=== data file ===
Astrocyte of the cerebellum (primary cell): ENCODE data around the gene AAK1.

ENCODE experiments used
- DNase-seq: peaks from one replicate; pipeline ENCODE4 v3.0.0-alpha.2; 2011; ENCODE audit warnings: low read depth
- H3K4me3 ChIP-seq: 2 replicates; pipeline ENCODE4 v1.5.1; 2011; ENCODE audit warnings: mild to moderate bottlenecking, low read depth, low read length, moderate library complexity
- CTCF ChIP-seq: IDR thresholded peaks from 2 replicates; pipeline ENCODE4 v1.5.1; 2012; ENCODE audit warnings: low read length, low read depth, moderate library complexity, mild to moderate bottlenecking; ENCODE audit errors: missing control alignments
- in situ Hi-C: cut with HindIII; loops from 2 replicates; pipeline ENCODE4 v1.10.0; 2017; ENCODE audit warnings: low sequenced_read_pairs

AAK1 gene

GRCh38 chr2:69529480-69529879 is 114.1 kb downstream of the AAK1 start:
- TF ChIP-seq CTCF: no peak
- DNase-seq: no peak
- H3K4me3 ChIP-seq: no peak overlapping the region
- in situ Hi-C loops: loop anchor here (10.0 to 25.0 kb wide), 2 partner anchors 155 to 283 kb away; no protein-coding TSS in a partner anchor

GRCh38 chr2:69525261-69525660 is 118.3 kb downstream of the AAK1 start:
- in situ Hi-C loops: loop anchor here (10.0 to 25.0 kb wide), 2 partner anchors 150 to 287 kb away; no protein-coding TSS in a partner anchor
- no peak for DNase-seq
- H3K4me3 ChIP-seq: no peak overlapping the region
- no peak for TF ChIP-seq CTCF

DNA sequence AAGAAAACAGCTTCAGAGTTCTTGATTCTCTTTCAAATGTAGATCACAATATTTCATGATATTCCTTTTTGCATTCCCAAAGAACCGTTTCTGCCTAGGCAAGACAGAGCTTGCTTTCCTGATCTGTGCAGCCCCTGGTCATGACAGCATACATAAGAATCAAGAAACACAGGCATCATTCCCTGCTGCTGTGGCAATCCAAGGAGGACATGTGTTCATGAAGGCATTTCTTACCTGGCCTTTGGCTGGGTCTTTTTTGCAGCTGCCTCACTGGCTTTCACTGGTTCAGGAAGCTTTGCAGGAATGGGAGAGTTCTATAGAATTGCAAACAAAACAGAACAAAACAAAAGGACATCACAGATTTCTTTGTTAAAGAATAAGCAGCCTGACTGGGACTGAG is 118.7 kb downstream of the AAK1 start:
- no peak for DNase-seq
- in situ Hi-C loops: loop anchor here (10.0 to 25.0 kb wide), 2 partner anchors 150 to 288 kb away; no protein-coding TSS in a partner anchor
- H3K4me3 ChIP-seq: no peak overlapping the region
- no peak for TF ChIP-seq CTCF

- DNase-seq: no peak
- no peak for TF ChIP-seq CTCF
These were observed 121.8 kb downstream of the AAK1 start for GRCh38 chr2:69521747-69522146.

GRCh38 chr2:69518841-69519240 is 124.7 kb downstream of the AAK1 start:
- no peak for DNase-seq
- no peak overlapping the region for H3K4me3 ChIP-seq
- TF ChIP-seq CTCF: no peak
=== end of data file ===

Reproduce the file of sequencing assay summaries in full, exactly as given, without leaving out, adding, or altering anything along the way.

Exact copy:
Astrocyte of the cerebellum (primary cell): ENCODE data around the gene AAK1.

ENCODE experiments used
- DNase-seq: peaks from one replicate; pipeline ENCODE4 v3.0.0-alpha.2; 2011; ENCODE audit warnings: low read depth
- H3K4me3 ChIP-seq: 2 replicates; pipeline ENCODE4 v1.5.1; 2011; ENCODE audit warnings: mild to moderate bottlenecking, low read depth, low read length, moderate library complexity
- CTCF ChIP-seq: IDR thresholded peaks from 2 replicates; pipeline ENCODE4 v1.5.1; 2012; ENCODE audit warnings: low read length, low read depth, moderate library complexity, mild to moderate bottlenecking; ENCODE audit errors: missing control alignments
- in situ Hi-C: cut with HindIII; loops from 2 replicates; pipeline ENCODE4 v1.10.0; 2017; ENCODE audit warnings: low sequenced_read_pairs

AAK1 gene

GRCh38 chr2:69529480-69529879 is 114.1 kb downstream of the AAK1 start:
- TF ChIP-seq CTCF: no peak
- DNase-seq: no peak
- H3K4me3 ChIP-seq: no peak overlapping the region
- in situ Hi-C loops: loop anchor here (10.0 to 25.0 kb wide), 2 partner anchors 155 to 283 kb away; no protein-coding TSS in a partner anchor

GRCh38 chr2:69525261-69525660 is 118.3 kb downstream of the AAK1 start:
- in situ Hi-C loops: loop anchor here (10.0 to 25.0 kb wide), 2 partner anchors 150 to 287 kb away; no protein-coding TSS in a partner anchor
- no peak for DNase-seq
- H3K4me3 ChIP-seq: no peak overlapping the region
- no peak for TF ChIP-seq CTCF

DNA sequence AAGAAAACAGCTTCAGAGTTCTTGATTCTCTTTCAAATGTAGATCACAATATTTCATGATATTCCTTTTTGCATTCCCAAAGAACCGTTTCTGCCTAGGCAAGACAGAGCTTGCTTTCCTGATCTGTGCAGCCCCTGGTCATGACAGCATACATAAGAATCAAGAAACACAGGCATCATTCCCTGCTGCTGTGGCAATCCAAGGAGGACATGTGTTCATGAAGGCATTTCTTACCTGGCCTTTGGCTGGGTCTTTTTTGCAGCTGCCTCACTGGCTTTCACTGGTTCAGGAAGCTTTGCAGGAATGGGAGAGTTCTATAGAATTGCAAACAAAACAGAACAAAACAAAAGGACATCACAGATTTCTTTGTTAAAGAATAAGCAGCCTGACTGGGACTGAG is 118.7 kb downstream of the AAK1 start:
- no peak for DNase-seq
- in situ Hi-C loops: loop anchor here (10.0 to 25.0 kb wide), 2 partner anchors 150 to 288 kb away; no protein-coding TSS in a partner anchor
- H3K4me3 ChIP-seq: no peak overlapping the region
- no peak for TF ChIP-seq CTCF

- DNase-seq: no peak
- no peak for TF ChIP-seq CTCF
These were observed 121.8 kb downstream of the AAK1 start for GRCh38 chr2:69521747-69522146.

GRCh38 chr2:69518841-69519240 is 124.7 kb downstream of the AAK1 start:
- no peak for DNase-seq
- no peak overlapping the region for H3K4me3 ChIP-seq
- TF ChIP-seq CTCF: no peak